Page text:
The marriage of the House of Usher and its inhabitants as the narrator will soon discover is soon to be dissolved. The family line of the Usher clan is rotting away as is the mansion. It is interesting to note that the other characters in the story, the servant, valet and the physician are not ill and dying as are the others. This is an Usher family issue of bloodline continued through the ages that has to do with the single branch of the family tree. Usher thinks that the stones of the house have a life of their own, and that they hold the fate of the Usher family. "He was enchained by certain superstitious impressions in regard to the dwelling which he tenanted, and whence for many years, he had never ventured forth” (1034).

The narrator finally enters the house and is shocked by the scene before him. He describes, “the somber tapestries of the walls” (1035 ), and the appearance of his old friend Roderick Usher as having, “ghastly pallor of the skin, and the now miraculous lustre of the eye, above all things startled and even awed me” (1034). The eye of Usher is in direct synchronization with the eyes of the Mansion as seen from outside. This is significant because Usher cannot see the outside world because he will not venture outside. Any outward “eyes” belonging to the house were looking inward to the inhabitants inside. This is why the window eyes seemed vacant from the outside. The narrator observes the state of the windows from inside and notices, “No outlet was observed in any portion of its vast extent, and no torch, or other artificial source of light was discernible; yet a flood of intense rays rolled throughout, and bathed the whole in a ghastly and inappropriate splendor” (1036). The “living mansion” had a light source all of its own creation, so it assumes a character of its own.

Poe uses the objects in the house to create Anthropomorphism and to illustrate the idea of impending death. Upon entering the area where Usher resides, he notices books and musical instruments lying about the room. The significance of the positioning of the objects suggests death because they are not being used and are in a silent state. He describes the feeling the objects have given him when he states,” I felt that I breathed an atmosphere of sorrow. An air of stern, deep, and irredeemable gloom hung over and pervaded all” (1033). Usher gives the reader insight into what he feels his future holds when he states, “I feel that the period will sooner or later arrive when I must abandon life and reason together, in some struggle with the grim phantasm, FEAR.” Usher must face his worst fears in relation to the mansion’s deterioration, “brought about upon the morale of his existence” (1035). He is also hiding from death in the “safety” of his family home much like Prince Prospero in Poe’s “Masque of the Red Death”. The Prince hope to avoid a horrible disease by hiding in his Abbey, but death finds him even in a safe place. In “Fall of the House of Usher,” the mansion is an accomplice to the death of Roderick Usher and his sister Madeline.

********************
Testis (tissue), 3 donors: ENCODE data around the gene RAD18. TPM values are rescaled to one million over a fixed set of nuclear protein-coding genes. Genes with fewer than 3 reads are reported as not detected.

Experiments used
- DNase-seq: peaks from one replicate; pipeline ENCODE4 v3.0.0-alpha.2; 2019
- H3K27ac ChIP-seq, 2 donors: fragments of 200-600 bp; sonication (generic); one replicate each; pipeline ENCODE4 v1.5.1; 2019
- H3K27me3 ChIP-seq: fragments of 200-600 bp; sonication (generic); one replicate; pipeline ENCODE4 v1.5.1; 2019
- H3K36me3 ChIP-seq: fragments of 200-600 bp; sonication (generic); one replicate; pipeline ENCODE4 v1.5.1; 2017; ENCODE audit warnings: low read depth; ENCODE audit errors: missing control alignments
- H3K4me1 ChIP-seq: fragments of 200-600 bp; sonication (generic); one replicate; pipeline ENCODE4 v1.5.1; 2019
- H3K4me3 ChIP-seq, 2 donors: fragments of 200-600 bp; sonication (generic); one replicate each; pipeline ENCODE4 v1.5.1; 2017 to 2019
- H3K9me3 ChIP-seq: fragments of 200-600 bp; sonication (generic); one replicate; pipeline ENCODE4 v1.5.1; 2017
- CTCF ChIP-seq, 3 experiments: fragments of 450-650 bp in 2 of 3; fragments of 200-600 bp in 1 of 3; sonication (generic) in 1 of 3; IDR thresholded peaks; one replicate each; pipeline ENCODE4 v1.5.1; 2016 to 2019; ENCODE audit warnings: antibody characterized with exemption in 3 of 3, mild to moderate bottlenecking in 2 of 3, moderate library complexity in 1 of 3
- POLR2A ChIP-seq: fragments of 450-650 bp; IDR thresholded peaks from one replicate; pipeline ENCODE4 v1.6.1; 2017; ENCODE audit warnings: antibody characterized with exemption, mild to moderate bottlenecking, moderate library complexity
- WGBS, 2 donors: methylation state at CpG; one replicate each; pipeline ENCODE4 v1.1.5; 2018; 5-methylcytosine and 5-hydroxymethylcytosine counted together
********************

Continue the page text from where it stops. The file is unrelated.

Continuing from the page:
The narrator tries to calm Usher by a reading of “The Haunted Palace,” which contained a reference to the windows much like the windows on the House of Usher, “Through two luminous windows saw Spirits moving musically” (1037). This is in direct contrast to what is happening with the eye of Roderick Usher at the same time. The narrator notices, “The pallor of his countenance had assumed, if possible, a more ghastly hue - but the luminousness of his eye had utterly gone out” (1037). Usher believes that the mansion controls his behavior, and what eventually will become of him, he begins to waste away as the crumbling of the mansion. The mansion that for centuries was as Usher described it, “for centuries had moulded the destinies of his family, and which made him what I now saw him - what he was” (1038). Usher has no control over his destiny as “the wrath of the storm increased, and the mansion began to shake and crumble” (1044). Dark forces are at work and Roderick feels helpless to stop them. Usher, Madeline and the family Mansion are consumed while the narrator flees for his life. The storm takes on a life of it’s own as it participates in the destruction of the Usher house. The fissure or crack that seemed unimportant at the beginning of the visit now is splitting the mansion in half and sending it to the ground.

The use of Anthropomorphism as literary tool in “Fall of the House of Usher” explains how the Usher family lives in and are eventually destroyed by their own family history. Giving human qualities to the mansion, the stones, belongings in the house and even an electrical storm help the reader understand Roderick Usher and his destiny in relation to the human/inanimate objects around him.

Works Cited

"Anthropomorphism Definition
Definition of Anthropomorphism at" Web. 29 July 2009. .

Belasco, Susan, and Linck Johnson. The Bedford Anthology of American Literature. Vol. One. Boston/NY: Bedford/St. Martins, 2008. Print.